PHS’ Borchert a tough match

Junior wrestling up for Little Tigers

By: Justin Feil
   Will Borchert weighs in at 171 pounds before matches and eats his way up to 175 before wrestling, but that still leaves the Princeton High junior a good 15 pounds lighter than most of his 189-pound opponents.
   "It depends on the match," Borchert said. "But most guys have been between 185 and 189. The Lawrence and Hamilton guys, they were definitely big 189-pounders."
   Borchert, however, had all the counters for his opponents size Saturday. He started the day with a pin over Lawrence’s Brian Friedeborn in PHS’ 52-22 loss to the Cardinals, won a hard-fought 11-6 decision over Hamilton’s Jim Gramigna in the Little Tigers’ 39-24 loss and finished off his perfect day with a pin win over Allentown’s Bruce Allen in the Little Tigers’ 51-24 win.
   "I feel like I got lucky in the first one," Borchert said. "I pulled a quick counter and I got him on his back and was able to hold him. The second match was definitely tiring. That guy had all 18 pounds on me in muscle, but by the end he was tired. I’m known on the team for my endurance. That’s one of my characteristics. The last one was not as tough as the second one definitely, but he was a tough 171-pounder who had bumped up too."
   Heavier or lighter, opponents of Borchert are in for the unusual, and if it takes too long to figure out, the match could be over.
   "He’s unorthodox," said PHS head coach RaShone Johnson, whose team fell to 4-3 this season. "That’s why I have him wrestle the weight class he does. He’s unorthodox and he doesn’t care who he’s wrestling.
   "He’s a different type of kid. He doesn’t concern himself with who the kid is. He comes out with the same effort every time. Whether they’re state champ or state chump, he’s gong to give his best."
   Borchert wrestled for two years for The Hun School middle school team, broke his arm as a freshman football player at PHS and missed the wrestling season and returned last year to post a 6-7 record with four pins as a sophomore at 160 pounds. This year, he’s built off last season’s experience to establish a 6-1 start, including a 3-0 Saturday.
   "That’s been pretty much the best day I’ve had all year," said Borchert, who is a lineman for the football team in the fall and compete in track and field in the spring. "I’ve never competed in this big a meet before against this good of guys. Everything pulled together for me. Everything just seemed to click. I got my moves down. I can’t really describe it."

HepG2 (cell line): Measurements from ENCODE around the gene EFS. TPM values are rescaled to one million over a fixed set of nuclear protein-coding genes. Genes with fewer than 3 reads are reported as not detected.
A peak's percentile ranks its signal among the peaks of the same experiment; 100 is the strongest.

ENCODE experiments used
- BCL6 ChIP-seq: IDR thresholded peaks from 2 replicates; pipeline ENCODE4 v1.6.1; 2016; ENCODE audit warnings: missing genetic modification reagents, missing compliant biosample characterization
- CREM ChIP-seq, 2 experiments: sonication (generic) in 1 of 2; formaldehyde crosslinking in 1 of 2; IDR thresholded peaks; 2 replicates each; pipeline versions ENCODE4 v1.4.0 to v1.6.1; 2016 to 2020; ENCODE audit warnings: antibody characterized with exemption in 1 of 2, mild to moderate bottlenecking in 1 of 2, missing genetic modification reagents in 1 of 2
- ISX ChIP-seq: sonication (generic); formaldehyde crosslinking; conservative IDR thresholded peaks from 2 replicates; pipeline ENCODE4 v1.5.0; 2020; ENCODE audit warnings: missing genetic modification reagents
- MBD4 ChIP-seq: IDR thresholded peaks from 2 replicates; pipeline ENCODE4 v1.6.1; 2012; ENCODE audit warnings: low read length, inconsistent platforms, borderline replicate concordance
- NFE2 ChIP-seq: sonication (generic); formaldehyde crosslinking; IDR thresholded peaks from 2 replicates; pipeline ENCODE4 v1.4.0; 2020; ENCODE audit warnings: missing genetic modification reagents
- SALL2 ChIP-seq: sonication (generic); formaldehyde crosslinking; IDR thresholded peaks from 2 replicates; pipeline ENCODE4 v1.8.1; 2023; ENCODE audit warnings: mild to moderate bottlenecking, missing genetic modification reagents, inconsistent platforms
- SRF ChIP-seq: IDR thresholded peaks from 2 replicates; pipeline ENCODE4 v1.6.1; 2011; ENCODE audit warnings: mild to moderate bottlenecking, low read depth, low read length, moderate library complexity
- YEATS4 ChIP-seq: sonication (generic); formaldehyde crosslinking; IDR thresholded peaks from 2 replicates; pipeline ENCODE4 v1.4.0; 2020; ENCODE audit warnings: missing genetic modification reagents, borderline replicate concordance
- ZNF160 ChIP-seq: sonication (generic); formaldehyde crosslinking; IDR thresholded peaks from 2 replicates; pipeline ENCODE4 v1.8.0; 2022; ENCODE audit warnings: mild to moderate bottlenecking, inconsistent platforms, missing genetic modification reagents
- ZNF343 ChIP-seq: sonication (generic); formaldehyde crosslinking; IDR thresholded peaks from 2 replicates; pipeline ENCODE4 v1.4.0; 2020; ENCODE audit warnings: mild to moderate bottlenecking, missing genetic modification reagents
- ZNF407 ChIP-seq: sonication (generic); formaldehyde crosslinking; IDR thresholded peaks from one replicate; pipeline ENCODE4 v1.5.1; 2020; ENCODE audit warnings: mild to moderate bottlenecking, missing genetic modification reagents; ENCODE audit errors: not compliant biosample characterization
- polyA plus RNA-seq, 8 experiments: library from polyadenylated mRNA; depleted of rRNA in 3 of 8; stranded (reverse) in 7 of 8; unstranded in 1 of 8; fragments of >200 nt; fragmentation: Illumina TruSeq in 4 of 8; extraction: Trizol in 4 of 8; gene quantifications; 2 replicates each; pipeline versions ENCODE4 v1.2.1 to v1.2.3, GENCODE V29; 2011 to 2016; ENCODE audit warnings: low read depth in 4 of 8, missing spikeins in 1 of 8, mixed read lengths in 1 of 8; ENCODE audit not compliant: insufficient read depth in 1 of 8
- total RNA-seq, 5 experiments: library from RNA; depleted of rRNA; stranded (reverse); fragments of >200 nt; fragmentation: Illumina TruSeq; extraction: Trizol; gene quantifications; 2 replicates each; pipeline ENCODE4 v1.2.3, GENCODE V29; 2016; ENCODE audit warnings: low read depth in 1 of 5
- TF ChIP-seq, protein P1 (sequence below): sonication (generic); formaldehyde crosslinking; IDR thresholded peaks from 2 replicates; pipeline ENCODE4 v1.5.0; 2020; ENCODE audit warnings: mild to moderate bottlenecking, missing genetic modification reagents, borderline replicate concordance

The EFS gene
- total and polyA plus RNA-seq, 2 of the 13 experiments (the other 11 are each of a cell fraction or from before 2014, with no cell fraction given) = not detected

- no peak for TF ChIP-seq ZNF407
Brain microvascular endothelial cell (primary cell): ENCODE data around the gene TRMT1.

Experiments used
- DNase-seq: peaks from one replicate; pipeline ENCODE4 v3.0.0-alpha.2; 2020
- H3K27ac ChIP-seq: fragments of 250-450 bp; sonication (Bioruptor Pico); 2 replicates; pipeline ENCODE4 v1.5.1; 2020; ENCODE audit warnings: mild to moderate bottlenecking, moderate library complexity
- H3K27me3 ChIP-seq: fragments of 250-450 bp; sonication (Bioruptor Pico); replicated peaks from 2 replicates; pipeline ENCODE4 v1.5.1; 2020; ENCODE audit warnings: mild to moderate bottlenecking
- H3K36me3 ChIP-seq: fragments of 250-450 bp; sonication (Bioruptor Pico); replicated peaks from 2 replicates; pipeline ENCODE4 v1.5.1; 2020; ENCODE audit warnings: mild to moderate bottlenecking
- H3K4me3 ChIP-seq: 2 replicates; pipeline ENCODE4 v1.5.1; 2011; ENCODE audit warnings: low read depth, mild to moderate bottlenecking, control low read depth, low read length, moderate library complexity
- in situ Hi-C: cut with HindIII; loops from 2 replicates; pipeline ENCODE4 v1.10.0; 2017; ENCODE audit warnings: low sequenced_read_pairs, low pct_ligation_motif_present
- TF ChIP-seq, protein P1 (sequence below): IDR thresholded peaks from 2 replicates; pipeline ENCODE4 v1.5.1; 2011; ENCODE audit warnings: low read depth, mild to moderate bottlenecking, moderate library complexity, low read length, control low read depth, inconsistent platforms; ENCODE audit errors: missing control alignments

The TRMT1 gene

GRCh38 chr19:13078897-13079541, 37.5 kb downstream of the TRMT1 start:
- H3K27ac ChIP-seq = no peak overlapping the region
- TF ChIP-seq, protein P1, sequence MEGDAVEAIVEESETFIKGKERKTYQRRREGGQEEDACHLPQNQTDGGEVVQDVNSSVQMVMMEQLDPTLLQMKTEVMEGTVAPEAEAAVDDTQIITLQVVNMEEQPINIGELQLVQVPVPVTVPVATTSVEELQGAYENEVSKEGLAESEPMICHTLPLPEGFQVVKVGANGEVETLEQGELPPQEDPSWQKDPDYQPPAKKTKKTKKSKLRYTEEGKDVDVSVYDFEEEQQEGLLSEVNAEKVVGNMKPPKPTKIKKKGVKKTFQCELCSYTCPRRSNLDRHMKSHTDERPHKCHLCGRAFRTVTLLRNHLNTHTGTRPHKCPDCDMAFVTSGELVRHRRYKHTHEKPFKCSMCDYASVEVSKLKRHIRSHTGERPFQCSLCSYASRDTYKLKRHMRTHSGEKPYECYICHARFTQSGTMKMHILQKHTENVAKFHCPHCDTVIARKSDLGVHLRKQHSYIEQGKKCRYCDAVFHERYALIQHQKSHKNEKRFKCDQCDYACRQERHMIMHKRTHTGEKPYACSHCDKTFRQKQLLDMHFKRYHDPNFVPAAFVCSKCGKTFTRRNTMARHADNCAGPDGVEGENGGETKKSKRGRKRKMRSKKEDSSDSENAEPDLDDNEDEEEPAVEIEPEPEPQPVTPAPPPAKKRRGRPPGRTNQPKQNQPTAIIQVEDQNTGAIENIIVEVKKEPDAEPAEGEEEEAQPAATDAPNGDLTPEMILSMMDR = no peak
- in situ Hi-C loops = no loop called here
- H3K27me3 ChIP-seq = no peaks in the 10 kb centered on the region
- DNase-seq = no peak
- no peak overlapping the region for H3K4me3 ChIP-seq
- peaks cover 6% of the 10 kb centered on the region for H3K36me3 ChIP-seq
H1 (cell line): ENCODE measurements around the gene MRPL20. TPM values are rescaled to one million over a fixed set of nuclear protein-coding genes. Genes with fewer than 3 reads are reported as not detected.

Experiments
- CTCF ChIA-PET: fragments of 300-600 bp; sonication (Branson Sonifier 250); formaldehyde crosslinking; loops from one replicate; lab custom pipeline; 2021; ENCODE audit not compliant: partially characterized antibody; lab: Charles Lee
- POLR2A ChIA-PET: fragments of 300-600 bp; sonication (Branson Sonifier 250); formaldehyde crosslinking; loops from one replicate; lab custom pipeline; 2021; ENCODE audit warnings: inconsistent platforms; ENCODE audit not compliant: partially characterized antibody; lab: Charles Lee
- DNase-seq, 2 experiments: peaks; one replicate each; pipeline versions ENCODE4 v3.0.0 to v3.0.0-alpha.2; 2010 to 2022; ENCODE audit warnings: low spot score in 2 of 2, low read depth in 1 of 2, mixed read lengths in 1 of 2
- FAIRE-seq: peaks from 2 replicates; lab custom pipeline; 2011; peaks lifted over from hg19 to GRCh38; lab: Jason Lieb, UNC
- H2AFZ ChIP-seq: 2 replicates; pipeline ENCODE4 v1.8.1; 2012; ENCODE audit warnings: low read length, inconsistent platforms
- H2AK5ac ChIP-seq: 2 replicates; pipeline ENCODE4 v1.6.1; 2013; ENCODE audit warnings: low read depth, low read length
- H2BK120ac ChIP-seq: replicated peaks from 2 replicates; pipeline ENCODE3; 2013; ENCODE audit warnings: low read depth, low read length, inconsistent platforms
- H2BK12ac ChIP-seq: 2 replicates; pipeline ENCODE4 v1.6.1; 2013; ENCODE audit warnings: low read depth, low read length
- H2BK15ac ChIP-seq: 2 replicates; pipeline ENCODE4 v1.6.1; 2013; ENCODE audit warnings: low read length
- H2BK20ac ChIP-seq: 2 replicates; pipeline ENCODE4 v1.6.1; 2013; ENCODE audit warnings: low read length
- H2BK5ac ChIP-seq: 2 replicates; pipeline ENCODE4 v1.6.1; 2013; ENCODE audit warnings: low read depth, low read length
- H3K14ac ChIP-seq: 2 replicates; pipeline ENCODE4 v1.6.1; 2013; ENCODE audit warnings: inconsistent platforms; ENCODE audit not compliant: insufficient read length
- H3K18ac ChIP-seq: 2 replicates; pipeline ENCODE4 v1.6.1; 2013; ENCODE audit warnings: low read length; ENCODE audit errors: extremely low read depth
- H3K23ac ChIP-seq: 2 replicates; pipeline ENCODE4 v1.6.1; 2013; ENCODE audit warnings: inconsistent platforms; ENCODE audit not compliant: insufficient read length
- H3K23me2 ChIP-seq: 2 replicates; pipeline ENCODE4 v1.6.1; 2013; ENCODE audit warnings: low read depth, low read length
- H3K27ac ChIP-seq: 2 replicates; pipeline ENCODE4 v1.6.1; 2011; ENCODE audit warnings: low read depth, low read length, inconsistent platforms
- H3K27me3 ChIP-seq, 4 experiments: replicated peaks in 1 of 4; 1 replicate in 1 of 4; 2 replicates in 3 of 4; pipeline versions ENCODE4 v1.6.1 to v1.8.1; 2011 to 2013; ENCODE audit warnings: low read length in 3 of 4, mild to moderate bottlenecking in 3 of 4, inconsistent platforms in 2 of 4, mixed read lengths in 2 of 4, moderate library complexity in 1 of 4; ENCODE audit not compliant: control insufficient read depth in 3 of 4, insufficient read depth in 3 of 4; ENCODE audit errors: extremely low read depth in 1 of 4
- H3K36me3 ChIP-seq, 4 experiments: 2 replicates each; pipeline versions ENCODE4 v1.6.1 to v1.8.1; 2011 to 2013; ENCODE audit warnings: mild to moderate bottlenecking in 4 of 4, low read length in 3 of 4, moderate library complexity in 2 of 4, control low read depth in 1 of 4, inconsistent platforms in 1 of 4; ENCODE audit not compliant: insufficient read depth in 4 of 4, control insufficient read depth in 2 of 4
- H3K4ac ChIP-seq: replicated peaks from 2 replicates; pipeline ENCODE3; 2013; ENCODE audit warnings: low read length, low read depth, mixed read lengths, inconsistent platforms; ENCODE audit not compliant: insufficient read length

It would be hard for anyone to figure out exactly how Borchert has become so good. Friedeborn, Gramigna and Allen probably are still trying to figure out what happened.
   "In situations, he moves the way you shouldn’t move and it works for him," Johnson said. "I’m going: ‘No! No! No!’ and then ‘Yes! Yes! Yes!’ right after. He could be losing, 8-0, and find a way to pin the guy. He doesn’t stop trying for the pin. I think that helps."
   While other wrestlers are content with a pin, Borchert never stops shooting for a pin. He’ll have to continue that to give PHS a chance at Hightstown on Wednesday before another quad meet at home with visitors West Windsor-Plainsboro South, Steinert and Ewing. He’ll be guaranteed more matches there against bigger, stronger guys.
   "I try to survive the period and not get pinned quickly," Borchert said. "If I can outlast them, I can use my endurance and outlast them by the end. I’m definitely more comfortable though with guys my size."
   "He’s in great shape," Johnson noted. "He’s tall. He’s long, so he has the leverage game on his side as well. He’s gonna hang with me over the summer and get a little bigger. He’ll be all right. We’ll slap 15 pounds on him by next year. The goal is to have him playing football at 200 pounds or so and then he can cut down to 189. But if he was bigger, I’d throw him in at 215. He has the frame for it."
   And the mindset, regardless of whether its mat or gridiron.
   "He’s the same way in football," Johnson said. "He’ll just go. He throws his body around and doesn’t care."
   But it’s not all unbridled enthusiasm that has Borchert winning. He’s also picked up plenty in his second season of varsity wrestling.
   "I’m a lot better now," he said in comparison to his sophomore season. "My technical skill is a lot better. I’ve learned a lot more moves that I just wasn’t able to do last year."
   With that experience, Borchert is hoping to do some things that he wasn’t able to accomplish last season. He’d like to place in the Mercer County Tournament at the end of the month, and make it out of the district meet and, if he dares to dream, out of regions. He’d also like to see his team put together a nice winning stretch in the next week.
   "This team this year is one of the better teams we’ve had in a while," Borchert said. "We don’t have a 103 and a real set 275 guy. But we have a lot of really good guys who have been with the team a while and are pretty experienced.
   "I feel like I’m still learning," he added. "I’m still improving, but I’d say I’m experienced too."
   It means more of Princeton High’s opponents are finding out there’s a bigger wrestler than there looks to be in the Little Tigers’ Will Borchert.